For critics, though, the decision is infuriating. Gene Quinn, Patent Attorney and founder of the IPWatchdog blog calls Judge Sweet a "88 year old liberal jurist" and comments:

Our founding fathers seemed to have done quite well with this “American experiment” and one thing is certain, they knew a thing or two about incentivizing people in the face of long odds. They also felt it necessary to mention intellectual property, specifically patents, in the Constitution, which is an almost unbelievably short document that does little more than announce fundamental principles. For those who have trouble keeping up, this means the US patent system was considered of FUNDAMENTAL IMPORTANCE by the likes of Jefferson, Madison, Washington and all the others in the starting a thriving and sustaining democracy Hall of Fame!
It isn’t just a passing craze. Hakuna matada, its just a matter of time before the United States Court of Appeals for the Federal Circuit reverses Judge Sweet, because word on the street is Myriad WILL appeal (surprise surprise).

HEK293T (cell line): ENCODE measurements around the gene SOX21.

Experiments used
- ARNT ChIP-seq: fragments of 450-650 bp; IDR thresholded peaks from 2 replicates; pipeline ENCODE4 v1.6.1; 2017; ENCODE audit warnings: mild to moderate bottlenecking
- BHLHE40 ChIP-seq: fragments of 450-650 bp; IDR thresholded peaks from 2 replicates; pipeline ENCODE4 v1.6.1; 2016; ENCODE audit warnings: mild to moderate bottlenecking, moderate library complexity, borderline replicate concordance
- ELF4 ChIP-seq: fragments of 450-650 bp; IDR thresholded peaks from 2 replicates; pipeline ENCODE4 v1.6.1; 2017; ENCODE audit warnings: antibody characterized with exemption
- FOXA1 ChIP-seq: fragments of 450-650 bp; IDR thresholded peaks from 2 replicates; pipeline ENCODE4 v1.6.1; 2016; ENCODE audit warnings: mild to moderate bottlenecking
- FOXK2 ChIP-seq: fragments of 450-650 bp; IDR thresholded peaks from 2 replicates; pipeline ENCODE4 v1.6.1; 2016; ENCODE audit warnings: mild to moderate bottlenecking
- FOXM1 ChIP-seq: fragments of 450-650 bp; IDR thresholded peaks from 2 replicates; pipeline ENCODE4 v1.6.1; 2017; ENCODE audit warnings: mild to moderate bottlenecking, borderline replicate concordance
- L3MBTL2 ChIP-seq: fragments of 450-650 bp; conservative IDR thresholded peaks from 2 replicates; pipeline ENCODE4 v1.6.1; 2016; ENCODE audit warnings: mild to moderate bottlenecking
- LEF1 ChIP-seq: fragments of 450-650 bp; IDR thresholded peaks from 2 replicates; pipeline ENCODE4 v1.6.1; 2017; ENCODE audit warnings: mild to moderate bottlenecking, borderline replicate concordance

Like it or not, the claim that a company can "own" a human gene has been dealt a serious body blow by the U.S. federal court system and stands a few more blows away from a knockout. The U.S. leads the world in biotechnology and genetics research -- so whatever legal precedent is set in the U.S. will likely have a profound affect on the law in Japan, China, India, the EU, and elsewhere.